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david goodfellow

Great British Menu 2013

29 posts in this topic

Well, its that time of the year again. Next Monday on BBC 2 the new series of Great British Menu kicks off with three new chefs, Adam Simmonds, Tom Aikens and Matt Gillan all of whom hold Michelin stars.

Lots of new faces in this years line up to look forward to.

The winners get to cook at a banquet at The Royal Albert Hall to celebrate the 25th anniversary of Red Nose Day.

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Excellent - love the series, and it's always fascinating to see the intensity of competition and chefs who are redoubtable in their own kitchens made to look, well, anything but that.

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I love the series but can only imagine how tortured the brief will make the judging.


you don't win friends with salad

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clap clap

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I love the series but can only imagine how tortured the brief will make the judging.

Or how cliched and grating the pointless filler will be, "these people have given so much over the years, I just want to cook something worthy of that, to give something back" - bleuuuurch!

I'm sure the five minutes of cooking each episode will be as good as ever, but if it follows the trajectory of previous series the rest of the shows will be nauseating.

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Haha indeed.

The blurb describes Tom Aitkens as a new entrant. I thought that he appeared last year ... ?

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I wish these were on the Web somewhere. they are not the easiest things to obtain across the Pond, unlike that Midwife and her Pals at the Abbey!

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I wish these were on the Web somewhere. they are not the easiest things to obtain across the Pond, unlike that Midwife and her Pals at the Abbey!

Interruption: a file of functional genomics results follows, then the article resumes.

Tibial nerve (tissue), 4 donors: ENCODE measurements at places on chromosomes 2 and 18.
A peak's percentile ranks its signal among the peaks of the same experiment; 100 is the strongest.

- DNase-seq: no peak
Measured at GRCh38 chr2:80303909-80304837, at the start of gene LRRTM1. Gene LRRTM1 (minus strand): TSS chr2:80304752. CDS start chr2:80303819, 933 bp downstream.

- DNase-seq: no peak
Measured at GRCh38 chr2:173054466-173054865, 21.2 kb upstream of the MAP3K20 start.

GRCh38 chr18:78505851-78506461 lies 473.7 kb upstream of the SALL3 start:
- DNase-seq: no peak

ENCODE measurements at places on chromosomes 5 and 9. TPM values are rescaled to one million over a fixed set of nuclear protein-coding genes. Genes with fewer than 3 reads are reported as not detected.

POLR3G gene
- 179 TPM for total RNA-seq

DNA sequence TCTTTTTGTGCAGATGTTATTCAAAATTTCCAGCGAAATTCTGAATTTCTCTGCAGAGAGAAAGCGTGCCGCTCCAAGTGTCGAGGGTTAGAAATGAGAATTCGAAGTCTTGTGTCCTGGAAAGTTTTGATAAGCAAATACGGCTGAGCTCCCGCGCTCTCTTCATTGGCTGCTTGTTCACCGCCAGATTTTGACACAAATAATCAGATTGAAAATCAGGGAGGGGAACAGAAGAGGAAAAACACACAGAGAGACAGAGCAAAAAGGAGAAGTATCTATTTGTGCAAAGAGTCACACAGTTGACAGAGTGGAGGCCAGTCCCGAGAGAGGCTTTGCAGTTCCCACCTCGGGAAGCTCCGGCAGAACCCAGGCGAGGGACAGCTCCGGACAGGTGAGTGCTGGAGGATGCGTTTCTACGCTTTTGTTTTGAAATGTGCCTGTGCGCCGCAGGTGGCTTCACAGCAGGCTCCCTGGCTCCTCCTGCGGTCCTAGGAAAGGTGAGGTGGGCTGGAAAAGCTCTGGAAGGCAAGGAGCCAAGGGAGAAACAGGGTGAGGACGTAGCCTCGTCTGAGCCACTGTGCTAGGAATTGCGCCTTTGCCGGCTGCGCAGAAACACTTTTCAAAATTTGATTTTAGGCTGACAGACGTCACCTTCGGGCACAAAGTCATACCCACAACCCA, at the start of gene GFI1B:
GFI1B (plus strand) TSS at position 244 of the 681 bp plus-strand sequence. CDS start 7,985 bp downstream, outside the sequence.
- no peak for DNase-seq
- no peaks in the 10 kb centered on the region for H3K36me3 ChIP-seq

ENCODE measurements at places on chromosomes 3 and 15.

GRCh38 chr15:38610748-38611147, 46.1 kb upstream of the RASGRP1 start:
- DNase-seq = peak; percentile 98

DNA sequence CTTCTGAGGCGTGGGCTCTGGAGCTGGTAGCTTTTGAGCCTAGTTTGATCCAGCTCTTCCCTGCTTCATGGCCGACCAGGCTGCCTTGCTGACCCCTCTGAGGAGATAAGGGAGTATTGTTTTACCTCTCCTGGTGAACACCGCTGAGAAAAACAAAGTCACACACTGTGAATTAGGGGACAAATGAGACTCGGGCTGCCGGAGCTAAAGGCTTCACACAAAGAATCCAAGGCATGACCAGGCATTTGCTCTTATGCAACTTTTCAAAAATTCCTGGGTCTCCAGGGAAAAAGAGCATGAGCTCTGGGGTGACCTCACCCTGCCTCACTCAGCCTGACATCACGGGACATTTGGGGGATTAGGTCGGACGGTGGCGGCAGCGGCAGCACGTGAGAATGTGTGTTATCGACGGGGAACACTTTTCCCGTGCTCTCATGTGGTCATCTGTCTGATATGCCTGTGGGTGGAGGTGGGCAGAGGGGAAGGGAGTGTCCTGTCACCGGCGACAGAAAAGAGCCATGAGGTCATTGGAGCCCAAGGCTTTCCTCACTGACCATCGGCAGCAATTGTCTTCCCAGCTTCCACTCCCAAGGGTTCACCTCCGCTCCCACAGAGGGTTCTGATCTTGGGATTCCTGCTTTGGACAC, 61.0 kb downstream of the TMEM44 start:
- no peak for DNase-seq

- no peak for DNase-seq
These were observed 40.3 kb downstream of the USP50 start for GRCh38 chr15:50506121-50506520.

Get yourself an overplay DNS account, dead simple to setup and gives you access to most any country's region locked content. Best thing about it is that it doesn't throttle your connection like a VPN account does and it doesn't need to be switched to each new country you want to access. Just set up once and you will be able to get anything you need.

I use it to watch US content on ABC, Netflix, etc.

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For the life of me I cannot understand how Adam Simmonds got through. Yes, his food looks nice but he never made the slightest effort to answer the brief on any of his dishes. Well I say that, I don't know what the actual brief asked for but you get the impression that somewhere in there chefs have been asked to cook food with a sense of fun. It got a bit tedious watching Richard Corrigan ask whether it was comedy or drama four days in a row and Adam replying each time that the comedy was in the food. No, there was no comedy. He just trotted out four restaurant dishes in total disregard to the brief. I can only wonder how frustrated Matt Gillan must have felt losing to him as he did actually put a lot of thought and effort into answering the brief. I got the impression that Adam got through because the food he presented was to Richard's personal taste so he largely over-looked the small matter of the brief. Poor judging again this year I'm afraid right out of the box.


Edited by KaffirLime (log)

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There wasn't really all that much comedy in the others' dishes - they were somewhere between gimmicks and props as after-thoughts (placing a hat over the rabbit - really?) - so I would have found it difficult to afford the 'comedy' much weight (relative to the substance of the dish itself) in the marking. I would have selected Simmonds over Gillan, to then (given that Simmonds didn't answer the brief at all) leave it to the judges to exclude Simmonds for failing to answer the brief.


Edited by mugen (log)

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Totally agreed about the disregard for the brief, although it's hard to imagine how to prepare a dish that will leave the punters rolling in the aisles with the sheer hilarity of it all. I missed the first episode this week, was it explained why Corrigan wasn't judging the NI entries? I've never eaten Tom Aiken's grub, but he seems to be a clear cut above the others.

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Hey, long time lurker. Finally created an account on here. :)

I've followed GBM for several years now and if you ask me, the theme or brief this year doesn't sit well with what I think is the "fundament" of GBM.

They've 'caked' more and more scripted stuff into the show every year now, but this year I think they've overdone it. This is especially apparent during the judging episode, where the focus seemingly just is on the extra judge who is purely interested in the hilarity of a dish.

Last year the brief was purely about creating exceptional dishes, which we got to see together with a bunch of supremely talented chefs. This year I'm not sure what the object is.


Edited by ahpadt (log)

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They've 'caked' more and more scripted stuff into the show every year now, but this year I think they've overdone it. This is especially apparent during the judging episode, where the focus seemingly just is on the extra judge who is purely interested in the hilarity of a dish.